We live in and our business is based in Rathaspick, Co Westmeath. We’re in a little townland about halfway between Mullingar and Longford.

This would be my dad’s farm where he grew up that we’re living on now. My mum was from Multy in Westmeath and we all grew up there as a family.

Then my dad moved back here when I was a young teenager, so my second home is now my home.

My dad died a number of years ago. My brother Conor took over the farm – it’s a conventional beef farm. My brother Richard has a dairy farm in Multy. Conor takes the bull calves from Richard every year and raises them for beef.

From a very, very early age I loved cooking. I’m the youngest of 13 kids, so there was always loads of food and I loved preparing it. That just came from my childhood, cooking with my mum.

I remember saying to my father that I wanted to be a chef. He said: “That’s too hard, you don’t want to do that. You should be something else.”

New sights

I’ve been in food all my life. I trained as a chef in Cathal Brugha Street in Dublin. I did a culinary arts degree there. I moved out of Ireland after university and worked in numerous different high-end restaurants, all dotted across the world.

I spent about six or seven years in Belgium. I met my partner Margaux there. We were working in De Wulf. I was the head chef. It’s no longer around, but it was in the top 100 restaurants in the world.

Margaux is French and has a finance background. She got sick of that, left Paris, went travelling and being French, found food a little bit again.

In my years working in Belgium, I opened up another restaurant in Ghent. It was a more casual and relaxed restaurant. We decided we wanted to move on from there, so we bought a camper and we travelled for about a year around Europe.

We took a break and decompressed from pressure built up over a number of years. We allowed ourselves the time to consider, what kind of role do we want to play in the food world? Is it going to be opening a little café or producing a product?

We had the idea then for 4Hands Food Studio, our sustainable food business that produces fermented food and drink. In Belgium, there was a big focus on fermentation. I worked with a university in Antwerp. They used my ferments in experiments.

We were in France for a little while after travelling. We were in two minds where to set up – Ireland or France. We had a meeting with an organic farmer in Kildare about growing cabbage for sauerkraut for us.

She said: “Look, I’ll grow for you, no problem, but I need to order the seeds next week. So if you want me to grow, you need to tell me within the week.”

That was kind of our decision made. We had a really inspiring couple of hours with her. I just said: “Look, this feels right” and we went for it. We moved back in 2018 and renovated the barn we now live in and run our business from.

Back home

When we first started 4Hands we started really slowly. We wanted to get everything right. We were supplying to Nuts and Grains in Mullingar, an independent health food store. Then we started supplying a health food store in Athlone and we’ve grown from there.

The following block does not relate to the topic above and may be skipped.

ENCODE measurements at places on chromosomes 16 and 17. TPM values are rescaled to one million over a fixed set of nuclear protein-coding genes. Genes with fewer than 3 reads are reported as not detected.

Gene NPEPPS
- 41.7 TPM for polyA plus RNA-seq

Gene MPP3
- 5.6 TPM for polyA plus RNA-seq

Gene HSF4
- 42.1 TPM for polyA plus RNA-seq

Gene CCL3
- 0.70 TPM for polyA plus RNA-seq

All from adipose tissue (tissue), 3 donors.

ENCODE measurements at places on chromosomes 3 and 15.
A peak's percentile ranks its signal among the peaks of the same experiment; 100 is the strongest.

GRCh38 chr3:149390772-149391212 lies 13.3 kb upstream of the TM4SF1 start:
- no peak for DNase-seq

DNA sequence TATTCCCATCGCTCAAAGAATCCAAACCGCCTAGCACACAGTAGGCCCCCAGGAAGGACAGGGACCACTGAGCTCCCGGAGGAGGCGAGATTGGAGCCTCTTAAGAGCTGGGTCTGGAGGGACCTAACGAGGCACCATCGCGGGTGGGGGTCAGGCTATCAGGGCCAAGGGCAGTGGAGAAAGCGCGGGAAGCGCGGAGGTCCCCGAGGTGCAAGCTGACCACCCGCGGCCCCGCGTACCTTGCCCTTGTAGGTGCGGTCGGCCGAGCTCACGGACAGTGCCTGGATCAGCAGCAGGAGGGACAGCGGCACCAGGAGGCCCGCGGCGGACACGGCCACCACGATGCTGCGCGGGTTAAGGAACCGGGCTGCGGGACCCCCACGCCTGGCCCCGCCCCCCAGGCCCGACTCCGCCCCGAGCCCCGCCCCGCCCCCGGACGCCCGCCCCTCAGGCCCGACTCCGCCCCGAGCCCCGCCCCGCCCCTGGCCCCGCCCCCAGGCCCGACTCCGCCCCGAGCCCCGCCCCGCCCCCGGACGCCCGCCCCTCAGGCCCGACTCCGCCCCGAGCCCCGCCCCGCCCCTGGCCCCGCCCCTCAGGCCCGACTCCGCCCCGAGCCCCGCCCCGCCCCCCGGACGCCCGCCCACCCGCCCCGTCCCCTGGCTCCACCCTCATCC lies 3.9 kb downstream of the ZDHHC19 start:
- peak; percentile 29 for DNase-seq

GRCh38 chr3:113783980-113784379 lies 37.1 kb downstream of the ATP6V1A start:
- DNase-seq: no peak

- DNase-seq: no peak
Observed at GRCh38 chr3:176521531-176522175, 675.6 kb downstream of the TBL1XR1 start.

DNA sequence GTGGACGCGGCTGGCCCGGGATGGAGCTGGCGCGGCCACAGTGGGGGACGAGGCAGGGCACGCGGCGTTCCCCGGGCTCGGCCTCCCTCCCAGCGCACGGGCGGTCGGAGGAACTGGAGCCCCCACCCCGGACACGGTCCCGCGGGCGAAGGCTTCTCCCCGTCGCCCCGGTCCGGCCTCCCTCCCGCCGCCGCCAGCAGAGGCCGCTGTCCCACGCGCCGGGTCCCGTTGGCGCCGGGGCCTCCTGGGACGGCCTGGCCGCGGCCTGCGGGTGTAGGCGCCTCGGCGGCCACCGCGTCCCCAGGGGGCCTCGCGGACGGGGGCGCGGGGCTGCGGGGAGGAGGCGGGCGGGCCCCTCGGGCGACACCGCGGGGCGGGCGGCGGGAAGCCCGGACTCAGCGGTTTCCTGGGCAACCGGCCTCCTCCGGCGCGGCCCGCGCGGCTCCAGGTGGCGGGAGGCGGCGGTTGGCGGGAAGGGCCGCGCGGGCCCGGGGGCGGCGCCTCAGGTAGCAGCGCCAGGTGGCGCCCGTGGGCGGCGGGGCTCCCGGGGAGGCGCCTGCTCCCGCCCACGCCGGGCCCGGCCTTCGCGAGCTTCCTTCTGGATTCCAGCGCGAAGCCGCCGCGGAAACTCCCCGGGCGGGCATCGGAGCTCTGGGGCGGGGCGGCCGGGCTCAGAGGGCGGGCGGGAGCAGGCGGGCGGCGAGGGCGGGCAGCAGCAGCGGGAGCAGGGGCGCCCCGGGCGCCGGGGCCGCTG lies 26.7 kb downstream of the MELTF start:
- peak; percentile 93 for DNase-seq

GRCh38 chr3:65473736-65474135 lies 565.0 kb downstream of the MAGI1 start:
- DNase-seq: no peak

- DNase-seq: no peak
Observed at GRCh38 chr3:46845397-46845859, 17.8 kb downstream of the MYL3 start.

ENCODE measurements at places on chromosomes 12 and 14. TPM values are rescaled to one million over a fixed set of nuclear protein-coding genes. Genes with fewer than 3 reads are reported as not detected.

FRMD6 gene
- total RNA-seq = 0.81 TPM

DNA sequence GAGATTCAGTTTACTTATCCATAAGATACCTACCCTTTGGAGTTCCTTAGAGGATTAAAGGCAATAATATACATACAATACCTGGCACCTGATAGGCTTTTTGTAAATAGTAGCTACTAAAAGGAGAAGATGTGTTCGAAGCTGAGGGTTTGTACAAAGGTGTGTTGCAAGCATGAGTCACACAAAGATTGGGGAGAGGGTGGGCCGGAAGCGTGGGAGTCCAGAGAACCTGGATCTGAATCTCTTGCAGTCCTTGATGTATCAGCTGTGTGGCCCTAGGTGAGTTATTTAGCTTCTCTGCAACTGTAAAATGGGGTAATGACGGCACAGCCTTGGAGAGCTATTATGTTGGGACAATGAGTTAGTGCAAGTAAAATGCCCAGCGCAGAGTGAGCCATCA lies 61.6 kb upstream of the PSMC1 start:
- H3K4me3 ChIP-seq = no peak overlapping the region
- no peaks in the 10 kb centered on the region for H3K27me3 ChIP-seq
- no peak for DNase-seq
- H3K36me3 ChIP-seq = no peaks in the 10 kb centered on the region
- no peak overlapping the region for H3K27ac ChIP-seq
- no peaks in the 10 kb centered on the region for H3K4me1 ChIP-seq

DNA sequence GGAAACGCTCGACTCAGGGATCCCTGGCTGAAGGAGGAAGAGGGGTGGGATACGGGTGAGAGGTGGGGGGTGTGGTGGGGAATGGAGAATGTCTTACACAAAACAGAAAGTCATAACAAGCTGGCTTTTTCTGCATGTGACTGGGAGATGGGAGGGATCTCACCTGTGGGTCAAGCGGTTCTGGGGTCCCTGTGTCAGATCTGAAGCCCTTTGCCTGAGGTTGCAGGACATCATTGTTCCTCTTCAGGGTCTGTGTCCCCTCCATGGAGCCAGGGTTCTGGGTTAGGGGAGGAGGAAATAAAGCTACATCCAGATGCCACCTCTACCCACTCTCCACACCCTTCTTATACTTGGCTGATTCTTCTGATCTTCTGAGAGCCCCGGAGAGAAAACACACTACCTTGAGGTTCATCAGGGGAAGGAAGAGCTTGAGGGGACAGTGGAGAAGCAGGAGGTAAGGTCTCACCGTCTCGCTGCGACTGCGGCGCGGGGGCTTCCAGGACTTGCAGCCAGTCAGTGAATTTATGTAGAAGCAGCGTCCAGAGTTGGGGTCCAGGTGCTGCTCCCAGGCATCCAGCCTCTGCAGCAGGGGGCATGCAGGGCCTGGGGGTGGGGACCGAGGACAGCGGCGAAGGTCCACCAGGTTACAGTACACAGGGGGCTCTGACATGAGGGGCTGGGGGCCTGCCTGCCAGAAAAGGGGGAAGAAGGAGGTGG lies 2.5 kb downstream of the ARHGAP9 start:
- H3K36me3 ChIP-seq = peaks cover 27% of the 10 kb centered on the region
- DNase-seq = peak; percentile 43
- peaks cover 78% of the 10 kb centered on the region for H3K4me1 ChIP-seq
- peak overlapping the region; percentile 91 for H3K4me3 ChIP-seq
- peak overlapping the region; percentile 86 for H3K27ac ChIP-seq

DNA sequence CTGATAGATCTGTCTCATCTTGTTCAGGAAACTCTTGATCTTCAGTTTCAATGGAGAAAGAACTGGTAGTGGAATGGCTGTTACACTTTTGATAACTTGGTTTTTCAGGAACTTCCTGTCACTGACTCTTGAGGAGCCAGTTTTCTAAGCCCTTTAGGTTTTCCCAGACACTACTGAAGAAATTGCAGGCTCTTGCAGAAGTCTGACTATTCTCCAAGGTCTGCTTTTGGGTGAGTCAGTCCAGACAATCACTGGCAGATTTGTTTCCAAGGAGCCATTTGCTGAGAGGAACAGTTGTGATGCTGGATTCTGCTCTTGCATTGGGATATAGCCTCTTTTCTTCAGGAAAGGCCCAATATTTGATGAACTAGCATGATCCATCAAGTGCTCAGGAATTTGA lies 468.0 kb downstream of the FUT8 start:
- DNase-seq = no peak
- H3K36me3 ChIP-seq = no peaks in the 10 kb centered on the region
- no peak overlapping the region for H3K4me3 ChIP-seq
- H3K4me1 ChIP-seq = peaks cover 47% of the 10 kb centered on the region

We found people loved our kombucha, a form of fermented tea. Then the sauerkraut, we didn’t want to cut corners with it. We wanted to give it at least six months, if not a year. Space wise here to be able to make enough, it just wasn’t possible. So we just do it in smaller batches and sell it direct to customers.

4Hands Food Studio kombucha.

Naturally fermented foods are rich in probiotics. If you want to get the benefit from fermented foods you need to be taking a little bit all the time, introducing them into your daily diet. It can help with digestion.

It’s just good for overall health and well-being, but it’s not like I’ll drink one bottle of kombucha a day and it’ll cure all my problems. It’s more thinking of it as an aid, an alternative to a fizzy sugary drink.

After a while, we also started doing a weekly takeaway offering. I don’t really miss the restaurant world that much, to be honest with you, but I love cooking for people and so does Margaux.

If you have a restaurant, you’re not really cooking for people, you’re training people how to cook the way you want. I just like the basic aspect of actually cooking, chopping and picking the foods. On a small scale like this, you’re able to do those things that brought you into cooking in the first place.

What we’ve always done is just let things grow naturally. Now we’re having shops come to us to supply them. It’s really nice that we can just build gradually. We don’t want to get to the stage where we’re supplying every health food store in Ireland.

We’re happy to be just working in the locality with the stores that we can deliver to ourselves. If there are people that really have an interest in us further afield in Ireland, we’d like to build on it and supply them directly too.

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